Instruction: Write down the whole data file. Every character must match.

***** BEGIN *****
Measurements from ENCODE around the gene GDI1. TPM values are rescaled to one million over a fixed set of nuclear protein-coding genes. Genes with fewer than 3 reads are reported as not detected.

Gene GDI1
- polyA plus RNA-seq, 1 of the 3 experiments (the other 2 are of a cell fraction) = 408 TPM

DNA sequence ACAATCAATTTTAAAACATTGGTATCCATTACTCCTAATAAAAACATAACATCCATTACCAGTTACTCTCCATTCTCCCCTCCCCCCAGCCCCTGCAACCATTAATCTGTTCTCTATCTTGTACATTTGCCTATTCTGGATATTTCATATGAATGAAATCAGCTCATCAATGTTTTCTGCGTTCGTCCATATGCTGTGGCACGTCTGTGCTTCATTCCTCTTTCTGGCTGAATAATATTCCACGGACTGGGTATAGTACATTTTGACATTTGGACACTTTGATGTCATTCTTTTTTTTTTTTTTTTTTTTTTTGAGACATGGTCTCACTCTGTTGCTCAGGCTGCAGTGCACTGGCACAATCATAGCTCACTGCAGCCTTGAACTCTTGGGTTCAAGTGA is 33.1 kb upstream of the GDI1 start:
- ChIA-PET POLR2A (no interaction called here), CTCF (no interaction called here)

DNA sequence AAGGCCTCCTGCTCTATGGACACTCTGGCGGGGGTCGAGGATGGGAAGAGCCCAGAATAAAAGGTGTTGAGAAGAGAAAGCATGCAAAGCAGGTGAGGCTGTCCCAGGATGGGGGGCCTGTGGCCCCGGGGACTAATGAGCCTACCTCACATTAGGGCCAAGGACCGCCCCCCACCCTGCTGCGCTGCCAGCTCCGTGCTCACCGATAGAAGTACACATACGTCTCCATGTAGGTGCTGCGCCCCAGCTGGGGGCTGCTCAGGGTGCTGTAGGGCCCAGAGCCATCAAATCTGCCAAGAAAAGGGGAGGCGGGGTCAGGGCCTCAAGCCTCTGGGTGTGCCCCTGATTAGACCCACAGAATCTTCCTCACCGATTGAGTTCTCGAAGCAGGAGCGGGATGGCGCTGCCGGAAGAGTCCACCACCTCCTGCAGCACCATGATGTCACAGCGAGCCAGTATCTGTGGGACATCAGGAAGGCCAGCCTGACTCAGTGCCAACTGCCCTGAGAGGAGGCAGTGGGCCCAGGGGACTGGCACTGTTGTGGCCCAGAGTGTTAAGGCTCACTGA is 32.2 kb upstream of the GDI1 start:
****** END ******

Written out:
Measurements from ENCODE around the gene GDI1. TPM values are rescaled to one million over a fixed set of nuclear protein-coding genes. Genes with fewer than 3 reads are reported as not detected.

Gene GDI1
- polyA plus RNA-seq, 1 of the 3 experiments (the other 2 are of a cell fraction) = 408 TPM

DNA sequence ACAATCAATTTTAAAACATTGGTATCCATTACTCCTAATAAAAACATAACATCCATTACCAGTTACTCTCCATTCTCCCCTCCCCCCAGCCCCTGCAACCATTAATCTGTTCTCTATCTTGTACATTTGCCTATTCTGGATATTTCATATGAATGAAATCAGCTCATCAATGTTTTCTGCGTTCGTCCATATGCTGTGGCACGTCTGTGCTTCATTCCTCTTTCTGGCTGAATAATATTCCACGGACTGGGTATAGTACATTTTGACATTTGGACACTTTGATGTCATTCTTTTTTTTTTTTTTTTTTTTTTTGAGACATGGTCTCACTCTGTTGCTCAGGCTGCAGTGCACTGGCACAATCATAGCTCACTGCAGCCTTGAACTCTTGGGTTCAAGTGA is 33.1 kb upstream of the GDI1 start:
- ChIA-PET POLR2A (no interaction called here), CTCF (no interaction called here)

DNA sequence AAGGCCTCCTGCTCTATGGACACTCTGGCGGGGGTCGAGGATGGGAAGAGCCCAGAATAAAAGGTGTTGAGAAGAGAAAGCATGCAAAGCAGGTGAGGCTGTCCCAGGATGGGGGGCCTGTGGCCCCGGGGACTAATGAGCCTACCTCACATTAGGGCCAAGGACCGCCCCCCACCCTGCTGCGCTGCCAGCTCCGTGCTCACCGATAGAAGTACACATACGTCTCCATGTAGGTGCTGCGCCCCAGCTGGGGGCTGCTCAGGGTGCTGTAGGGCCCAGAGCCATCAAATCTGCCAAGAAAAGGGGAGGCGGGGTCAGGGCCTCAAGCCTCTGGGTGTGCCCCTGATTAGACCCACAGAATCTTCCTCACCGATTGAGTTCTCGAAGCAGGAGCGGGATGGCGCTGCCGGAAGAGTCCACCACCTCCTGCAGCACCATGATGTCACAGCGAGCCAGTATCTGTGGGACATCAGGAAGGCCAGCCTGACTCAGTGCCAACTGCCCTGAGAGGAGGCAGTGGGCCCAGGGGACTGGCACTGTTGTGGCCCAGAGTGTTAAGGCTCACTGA is 32.2 kb upstream of the GDI1 start: